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A Hamilton County sheriff's deputy was back on duty less than a week after reportedly shooting and killing a man following a brief pursuit last month.

Now, the dead man's mother is searching for answers after the deputy, Jordan Long, was again involved in a vehicle pursuit on Wednesday during which he fired his weapon. No one was injured.

Long is still under investigation by the sheriff's office internal affairs division and the Tennessee Bureau of Investigation following the May 18 deadly shooting of 29-year-old Tyler Hays. And late last year, Long was accused in a lawsuit of assaulting a man during a traffic stop while he was a Collegedale police officer.

That lawsuit has now been settled for $7,500 "at the recommendation of our insurance counsel," Collegedale city attorney Sam Elliott said in an email. "[T]he settlement is not to be deemed an admission of any wrongdoing."

Hays' mother, Deborah Lilly, said she wants to know why her son was shot and why the deputy was back on duty so soon.

"I'm hundreds of miles away," Lilly, who lives in St. Louis, Missouri, said Thursday. "I don't have anybody else. That's why I made 100 phone calls, because ... I have no one that I can talk to that can get these answers for me. Who is my advocate? Who is my 'mom-advocate'?"

She said the TBI and the sheriff's office haven't been forthcoming with her, a sentiment that has been echoed by other victims of alleged brutality by the sheriff's office and their families.

In September 2019, James Hilton Glaze, 76, was shot to death by seven Hamilton County deputies — Sgt. Mickey Rountree, Cpl. Breeland Kilgore and deputies Nick Dewey, Charlene Choate, Hunter Moore, Todd Cook and Joseph Sanchez. The investigation has been closed with no prosecution, and the victim's son, Corey Glaze, is still waiting for answers, he said.

In April 2019, Charles Bradley Payne, 42, was killed after deputies were called to a home in the 9100 block of Broyles Drive in East Brainerd on reports of a "disorderly subject." Months later, Payne's family filed an open records request asking for the names of the deputies and other records pertaining to the event. The request was denied within a day.

The Times Free Press later requested the names of the involved deputies, and after it published those names — Brandon Bennett, John Robbs and Daniel Rowell — it became the "sole source of the identities of the individual defendants," attorney Robin Flores wrote in a wrongful death lawsuit.

"I see all these people marching in the street, and I feel for them," Lilly said, referencing the local and nationwide protests against police brutality following the death of George Floyd, a black man, while pinned under the knee of a white Minneapolis police officer.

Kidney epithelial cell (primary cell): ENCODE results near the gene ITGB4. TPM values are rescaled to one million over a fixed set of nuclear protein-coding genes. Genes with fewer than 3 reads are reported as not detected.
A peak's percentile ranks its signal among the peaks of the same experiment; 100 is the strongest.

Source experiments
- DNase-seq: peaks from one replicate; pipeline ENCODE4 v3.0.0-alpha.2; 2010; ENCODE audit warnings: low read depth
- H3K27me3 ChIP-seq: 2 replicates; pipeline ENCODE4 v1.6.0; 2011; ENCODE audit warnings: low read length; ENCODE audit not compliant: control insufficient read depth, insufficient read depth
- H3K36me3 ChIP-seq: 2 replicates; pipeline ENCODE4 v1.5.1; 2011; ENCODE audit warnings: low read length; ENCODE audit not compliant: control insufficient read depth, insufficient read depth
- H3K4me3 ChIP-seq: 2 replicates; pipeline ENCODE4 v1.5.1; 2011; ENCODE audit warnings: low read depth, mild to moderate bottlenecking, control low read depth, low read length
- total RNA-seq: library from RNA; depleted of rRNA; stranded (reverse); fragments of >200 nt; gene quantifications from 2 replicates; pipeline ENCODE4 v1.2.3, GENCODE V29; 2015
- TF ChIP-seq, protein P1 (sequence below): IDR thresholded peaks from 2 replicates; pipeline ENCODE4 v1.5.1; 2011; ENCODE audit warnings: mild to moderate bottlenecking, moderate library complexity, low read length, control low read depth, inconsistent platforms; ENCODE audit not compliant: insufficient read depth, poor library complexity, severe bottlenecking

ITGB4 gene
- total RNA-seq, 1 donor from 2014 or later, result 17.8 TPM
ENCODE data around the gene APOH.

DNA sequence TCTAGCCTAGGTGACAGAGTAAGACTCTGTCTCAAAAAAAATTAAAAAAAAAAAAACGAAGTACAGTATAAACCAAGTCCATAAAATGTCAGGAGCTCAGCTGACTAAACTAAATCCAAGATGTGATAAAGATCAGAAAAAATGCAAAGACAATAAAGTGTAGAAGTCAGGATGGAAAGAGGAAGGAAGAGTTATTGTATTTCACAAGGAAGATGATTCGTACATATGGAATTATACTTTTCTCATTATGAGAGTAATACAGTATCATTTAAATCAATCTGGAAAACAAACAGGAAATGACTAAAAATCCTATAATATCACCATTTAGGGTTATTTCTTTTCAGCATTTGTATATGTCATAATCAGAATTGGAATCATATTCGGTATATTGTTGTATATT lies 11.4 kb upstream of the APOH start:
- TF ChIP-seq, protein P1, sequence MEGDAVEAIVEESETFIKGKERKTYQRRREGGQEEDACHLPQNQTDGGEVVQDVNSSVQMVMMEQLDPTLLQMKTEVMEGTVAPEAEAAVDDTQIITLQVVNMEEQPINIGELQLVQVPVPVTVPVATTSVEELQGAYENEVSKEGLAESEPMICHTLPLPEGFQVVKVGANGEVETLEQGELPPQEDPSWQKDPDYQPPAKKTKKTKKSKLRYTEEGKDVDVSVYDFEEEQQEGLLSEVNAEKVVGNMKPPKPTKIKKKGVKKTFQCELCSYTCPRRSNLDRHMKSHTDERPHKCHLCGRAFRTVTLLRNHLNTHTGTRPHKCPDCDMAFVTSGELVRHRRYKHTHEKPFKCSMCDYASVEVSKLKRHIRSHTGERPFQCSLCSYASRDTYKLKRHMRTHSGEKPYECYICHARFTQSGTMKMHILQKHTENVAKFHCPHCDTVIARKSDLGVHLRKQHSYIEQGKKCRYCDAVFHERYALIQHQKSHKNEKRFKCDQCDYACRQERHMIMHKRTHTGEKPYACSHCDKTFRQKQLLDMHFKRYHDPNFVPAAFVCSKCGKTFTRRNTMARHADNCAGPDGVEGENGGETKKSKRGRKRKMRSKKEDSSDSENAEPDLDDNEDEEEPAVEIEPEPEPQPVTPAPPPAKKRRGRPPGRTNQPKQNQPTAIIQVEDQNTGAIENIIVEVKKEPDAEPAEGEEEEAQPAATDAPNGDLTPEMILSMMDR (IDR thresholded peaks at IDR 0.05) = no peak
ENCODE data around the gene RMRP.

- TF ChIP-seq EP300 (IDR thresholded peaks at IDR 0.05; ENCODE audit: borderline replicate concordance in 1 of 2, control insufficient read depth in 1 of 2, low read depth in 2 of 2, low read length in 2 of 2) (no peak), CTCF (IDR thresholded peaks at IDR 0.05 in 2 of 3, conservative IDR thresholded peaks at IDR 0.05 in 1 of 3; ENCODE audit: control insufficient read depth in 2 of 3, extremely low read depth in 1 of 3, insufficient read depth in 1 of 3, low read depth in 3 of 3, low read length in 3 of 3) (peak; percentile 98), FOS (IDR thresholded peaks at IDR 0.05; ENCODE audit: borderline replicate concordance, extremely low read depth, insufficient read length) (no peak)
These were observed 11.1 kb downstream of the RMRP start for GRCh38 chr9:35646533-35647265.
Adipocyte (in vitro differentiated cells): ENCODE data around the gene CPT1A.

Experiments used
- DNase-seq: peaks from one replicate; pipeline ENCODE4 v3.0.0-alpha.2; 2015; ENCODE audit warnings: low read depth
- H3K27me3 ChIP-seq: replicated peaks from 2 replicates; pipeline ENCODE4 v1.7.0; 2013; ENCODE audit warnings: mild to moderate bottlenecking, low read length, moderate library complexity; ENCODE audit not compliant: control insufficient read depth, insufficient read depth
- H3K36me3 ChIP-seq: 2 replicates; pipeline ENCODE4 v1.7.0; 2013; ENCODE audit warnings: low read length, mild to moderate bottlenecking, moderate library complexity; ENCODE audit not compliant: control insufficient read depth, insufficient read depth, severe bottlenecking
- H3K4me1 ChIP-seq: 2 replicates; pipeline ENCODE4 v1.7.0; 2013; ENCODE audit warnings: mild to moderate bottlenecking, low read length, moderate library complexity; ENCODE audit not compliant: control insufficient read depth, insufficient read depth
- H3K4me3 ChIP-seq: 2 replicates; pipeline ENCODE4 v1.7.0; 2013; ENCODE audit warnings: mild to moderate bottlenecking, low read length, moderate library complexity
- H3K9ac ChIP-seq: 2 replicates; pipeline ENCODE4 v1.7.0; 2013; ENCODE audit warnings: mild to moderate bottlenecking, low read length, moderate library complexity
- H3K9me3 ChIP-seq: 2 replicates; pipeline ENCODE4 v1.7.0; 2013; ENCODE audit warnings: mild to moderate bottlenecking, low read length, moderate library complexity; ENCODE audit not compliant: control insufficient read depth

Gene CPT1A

"You put this officer on the street three weeks and two days after you killed my son," she said. "I deserve to know why and how. Where was he shot? In the front or back? And prove to me why he deserved it, and we'll put this away. I can move on, you can move on. So I can get some closure. But being danced around this ... I'm exhausted ... I'm on crazy woman mode. I'm really trying to keep it reeled in."

Citing the ongoing investigation, the TBI declined to confirm whether it was made aware of Long's return to duty and subsequent involvement in a second pursuit during which he fired his weapon. Long referred a request for comment to his attorney, who did not immediately respond.

Sheriff Jim Hammond cleared Long to return to duty on May 23 — five days after the shooting — following a "preliminary review of the incident and known facts" that led Hammond to determine that "extended leave was not warranted," sheriff's office spokesman Matt Lea said by email.

What the preliminary review revealed, however, is not clear, as the sheriff's office declined to elaborate, citing the ongoing investigations.

"Following a critical incident where deadly force is used, deputies are required to complete a Critical Incident Stress Debriefing during which time, a mental health representative is present," Lea said. "If concerns arise regarding the employee's mental health, they are then required to undergo a Fit for Duty Evaluation."

Long did undergo a debriefing, Lea said, but it's not clear what the outcome of that debriefing was, as it's protected under federal health care privacy laws.

Like the pursuit involving Hays, Wednesday's pursuit took place around 2 a.m. Long spotted the suspect — Eric Hayes Tyra, 37 — in the 500 Block of Signal Mountain Boulevard and tried to pull him over for a vehicle light violation.

But "the driver's actions immediately became reckless," the sheriff's office said in a news release, and "violently struck" Long's open driver's side door as he was exiting. Long then shot at Tyra, though Tyra was not struck, the news release states.

Tyra was later apprehended with the help of the Marion County Sheriff's Office and Tennessee Highway Patrol and taken to the Hamilton County Jail, where he was charged with felony reckless endangerment, felony evading arrest, reckless driving, driving on a revoked license and violation of light law.

Long has been placed on administrative leave with pay for a minimum of five days, sheriff's office spokeswoman Rachel Frizzell said. The incident is under internal affairs review.

Contact Rosana Hughes at rhughes@timesfreepress.com or 423-757-6327 with tips or story ideas. Follow her on Twitter @Hughes Rosana.

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Photo courtesy of Deborah Lilly / Tyler Hays poses for a photo in 2015.
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